For most of September, we have been bungling through the jungle of corporate credit. Interest rates in the belly of the curve have risen by about 25 basis points since the end of August, and credit spreads have been leaking wider. The story here is probably more about rates than credit, though. Credit spreads have been following modest weakness in the equity markets, and both have improved this week. The move in interest rates has been much more pronounced, and has mirrored the strength in the dollar.
It doesn’t really feel like an economy where the dollar should be skyrocketing. Housing trends, employment growth, and general economic activity are all on the anemic side. We wouldn’t call them bad, but they certainly aren’t booming. So maybe it isn’t the dollar skyrocketing, maybe things everywhere else are cratering. Europe continues to be weak, putting further pressure on the ECB to take anti-deflationary action. Japan’s strategy of promoting inflation seems to be geared primarily towards weakening the yen. Russia is struggling with economic sanctions brought on by its extracurricular activities in the Ukraine. And finally, we had the British Pound, beaten down by concern over the Scottish Independence vote.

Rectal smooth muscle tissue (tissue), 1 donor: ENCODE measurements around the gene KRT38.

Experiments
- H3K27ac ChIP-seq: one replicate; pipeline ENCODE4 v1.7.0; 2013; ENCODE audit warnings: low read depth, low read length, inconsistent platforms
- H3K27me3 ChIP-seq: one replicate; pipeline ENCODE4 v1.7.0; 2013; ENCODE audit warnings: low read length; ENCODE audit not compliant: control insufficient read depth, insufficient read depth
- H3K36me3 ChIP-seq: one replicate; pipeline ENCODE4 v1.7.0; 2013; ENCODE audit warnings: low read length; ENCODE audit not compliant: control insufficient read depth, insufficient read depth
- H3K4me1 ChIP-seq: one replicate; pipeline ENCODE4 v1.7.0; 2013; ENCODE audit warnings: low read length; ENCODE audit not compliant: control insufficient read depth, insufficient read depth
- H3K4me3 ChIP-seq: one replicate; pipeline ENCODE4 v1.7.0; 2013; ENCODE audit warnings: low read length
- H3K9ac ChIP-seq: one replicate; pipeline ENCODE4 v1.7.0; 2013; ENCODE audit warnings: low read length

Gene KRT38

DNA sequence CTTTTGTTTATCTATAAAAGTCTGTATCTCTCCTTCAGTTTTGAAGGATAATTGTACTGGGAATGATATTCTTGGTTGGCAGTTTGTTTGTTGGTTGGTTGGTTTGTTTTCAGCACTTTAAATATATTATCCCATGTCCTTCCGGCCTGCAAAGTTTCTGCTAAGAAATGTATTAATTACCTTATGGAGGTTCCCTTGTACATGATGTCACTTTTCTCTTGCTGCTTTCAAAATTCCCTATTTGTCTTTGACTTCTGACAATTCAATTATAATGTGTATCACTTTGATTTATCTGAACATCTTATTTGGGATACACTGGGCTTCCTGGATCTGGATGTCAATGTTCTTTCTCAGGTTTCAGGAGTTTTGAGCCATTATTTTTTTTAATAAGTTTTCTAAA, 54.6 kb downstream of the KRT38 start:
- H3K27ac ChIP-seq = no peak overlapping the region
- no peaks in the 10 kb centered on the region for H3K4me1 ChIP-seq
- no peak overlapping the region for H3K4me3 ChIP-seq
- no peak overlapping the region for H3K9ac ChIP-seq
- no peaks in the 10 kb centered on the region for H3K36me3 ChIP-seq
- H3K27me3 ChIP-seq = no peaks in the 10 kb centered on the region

The Scottish question had implications well beyond the Moors, for Northern Ireland, the Basque region & Catalan to name a few. As the Euro still looks shaky in its loose confederation, many countries seem to be asking to what extent independence should be pursued rather than unity. The markets clearly prefer the stability of unity, and hope that the currencies in question have strapped on their aqualungs to survive what they hope will be temporary plunges. It was a new day yesterday, as the No votes prevailed.
Corporate bonds have probably been impacted by the locomotive breath of continued heavy supply, which abated somewhat this week. Total new issue was around $20 billion, led by $2.5 billion from Mizhuho across 4 tranches, $2.0 billion of long and very-long paper from Teachers, as it funds its acquisition of Nuveen, and $1.75 billion from Humana. None of these deals have done all that well, with spreads moving a little wider. Even though the market felt better today, it has not been a great week for credit. It’s just hard to know whether a benign credit environment will continue to prevail, or whether we will find ourselves skating away on the thin ice of a new day.
With apologies to Ian Anderson.